CT: Absolutely, it is the hardest. And it’s also easy to say like, ‘Oh, this is just a one-off,’ and never have to replicate it. I have no problem with that. Heck, we do one-offs–it’s a fun way to screw around and experiment and gauge what the market wants or just to do something fun. But I think that’s one of the things that we bring to the table–we have this really solid core lineup still. When people drink Blonde, or Blight or Annie, they know what they’re getting because they’ve been drinking it for years. I have to approach every brew knowing that we’ve got to make sure everything’s the same…every single time.

Do you think that makes you a better brewer?

CT: I think it does. I have to make sure that my process for each beer is always on point. And again, do I want to mess around with some stuff? Yeah. But at the same time, I don’t want to disappoint our customers who are fans, just because I wanted to hop a beer differently. It’s doing a disservice to the people who liked our beer. And that’s one thing I think, that I liked the most about brewing, it’s the same reason why I like cooking. I just like making people happy. When somebody tells me like, ‘Oh, this, this is awesome.’ That’s just the best feeling in the world. That’s why I do it.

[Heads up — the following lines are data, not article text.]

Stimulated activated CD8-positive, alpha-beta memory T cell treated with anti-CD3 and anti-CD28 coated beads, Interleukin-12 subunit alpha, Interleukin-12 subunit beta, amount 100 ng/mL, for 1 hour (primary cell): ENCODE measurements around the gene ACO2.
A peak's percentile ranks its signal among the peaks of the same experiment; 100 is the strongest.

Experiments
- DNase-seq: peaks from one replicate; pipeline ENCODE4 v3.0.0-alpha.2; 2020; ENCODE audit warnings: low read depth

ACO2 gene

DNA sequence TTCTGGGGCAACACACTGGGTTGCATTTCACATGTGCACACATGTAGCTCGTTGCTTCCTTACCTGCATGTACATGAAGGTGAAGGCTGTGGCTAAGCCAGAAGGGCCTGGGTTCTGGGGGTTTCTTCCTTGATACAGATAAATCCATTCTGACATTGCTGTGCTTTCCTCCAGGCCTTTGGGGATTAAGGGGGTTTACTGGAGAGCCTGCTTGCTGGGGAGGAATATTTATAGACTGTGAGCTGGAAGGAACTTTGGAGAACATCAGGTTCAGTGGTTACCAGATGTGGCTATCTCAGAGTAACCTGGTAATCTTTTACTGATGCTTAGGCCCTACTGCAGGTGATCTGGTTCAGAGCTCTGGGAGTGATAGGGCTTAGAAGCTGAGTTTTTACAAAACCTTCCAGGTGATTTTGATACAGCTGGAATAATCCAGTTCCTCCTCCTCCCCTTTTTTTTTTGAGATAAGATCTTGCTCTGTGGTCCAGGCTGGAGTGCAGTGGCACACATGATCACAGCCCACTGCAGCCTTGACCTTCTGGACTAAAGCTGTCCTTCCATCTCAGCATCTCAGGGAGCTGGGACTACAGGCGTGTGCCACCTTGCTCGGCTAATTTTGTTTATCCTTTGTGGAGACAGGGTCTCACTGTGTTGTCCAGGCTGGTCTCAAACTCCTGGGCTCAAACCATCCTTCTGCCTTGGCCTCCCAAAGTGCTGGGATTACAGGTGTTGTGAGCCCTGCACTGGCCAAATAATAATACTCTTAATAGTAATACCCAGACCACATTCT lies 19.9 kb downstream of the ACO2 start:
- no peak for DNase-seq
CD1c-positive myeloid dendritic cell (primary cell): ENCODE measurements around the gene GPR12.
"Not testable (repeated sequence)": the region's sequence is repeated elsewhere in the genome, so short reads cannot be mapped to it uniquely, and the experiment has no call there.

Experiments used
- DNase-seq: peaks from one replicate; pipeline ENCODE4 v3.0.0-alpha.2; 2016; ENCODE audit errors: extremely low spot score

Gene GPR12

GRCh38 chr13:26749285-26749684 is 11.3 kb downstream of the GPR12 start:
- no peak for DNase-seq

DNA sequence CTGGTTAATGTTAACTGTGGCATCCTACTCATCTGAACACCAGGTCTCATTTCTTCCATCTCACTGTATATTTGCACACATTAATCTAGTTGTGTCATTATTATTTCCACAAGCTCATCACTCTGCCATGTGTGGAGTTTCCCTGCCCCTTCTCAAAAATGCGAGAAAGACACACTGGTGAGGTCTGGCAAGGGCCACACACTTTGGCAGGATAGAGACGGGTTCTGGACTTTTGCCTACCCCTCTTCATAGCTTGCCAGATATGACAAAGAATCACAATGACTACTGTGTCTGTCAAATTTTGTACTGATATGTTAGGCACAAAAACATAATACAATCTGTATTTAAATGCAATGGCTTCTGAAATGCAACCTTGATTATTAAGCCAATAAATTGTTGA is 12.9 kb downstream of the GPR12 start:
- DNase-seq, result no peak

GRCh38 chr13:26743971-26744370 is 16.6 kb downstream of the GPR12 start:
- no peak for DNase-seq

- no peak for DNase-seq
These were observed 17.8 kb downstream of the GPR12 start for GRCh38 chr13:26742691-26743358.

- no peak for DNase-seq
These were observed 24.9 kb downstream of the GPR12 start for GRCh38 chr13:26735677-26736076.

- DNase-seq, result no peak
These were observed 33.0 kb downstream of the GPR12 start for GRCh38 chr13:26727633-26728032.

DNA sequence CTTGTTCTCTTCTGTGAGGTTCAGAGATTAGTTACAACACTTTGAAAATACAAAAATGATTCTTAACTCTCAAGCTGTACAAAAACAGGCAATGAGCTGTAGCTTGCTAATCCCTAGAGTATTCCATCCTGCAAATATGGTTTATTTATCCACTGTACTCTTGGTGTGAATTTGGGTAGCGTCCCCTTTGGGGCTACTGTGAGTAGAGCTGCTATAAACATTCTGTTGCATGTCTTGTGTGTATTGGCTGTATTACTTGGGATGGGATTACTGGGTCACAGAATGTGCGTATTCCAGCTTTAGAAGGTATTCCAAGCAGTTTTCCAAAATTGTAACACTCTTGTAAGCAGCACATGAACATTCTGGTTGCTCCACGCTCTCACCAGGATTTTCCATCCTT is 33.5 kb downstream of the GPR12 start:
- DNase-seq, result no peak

You mentioned Jack’s Abby–anything else you’re drinking when you’re not drinking Good Nature’s beer?

CT: I just go to other breweries in Syracuse. I hate to say that ‘I like to go to the breweries that my friends work at,’ but that’s really what I do. So, Stout Beard Brewing, they primarily do…stouts, which is kind of a novel concept. They do a lot of really fun stuff, so I’m there a lot. Willow Rock Brewing–we actually did a collaboration with them called Sheep’s Go to Heaven. So now we’re formulating Goats Go to Hell. Local 315 is another, in Warners, NY. Josh Mersfelder is another great brewer there, and a really good friend. So really, those three are the places that I’m typically at drinking. Not being from here and seeing Syracuse beer–Central New York beer–just get increasingly better…in such a short span of time, that’s so cool.

And now to be a part of that? That is really awesome.


We feel fortunate, because not only do I like coming to work, I like our customers. I like our vendors. I like other brewers, I mean, it’s just a great community.

— Carrie Blackmore


Photographed and authored by THR’s Nick Costa.

A huge thank you to Chad and Carrie for showing us around the impressive facility and to the Brew Central NY for partnering on this trip to Upstate New York.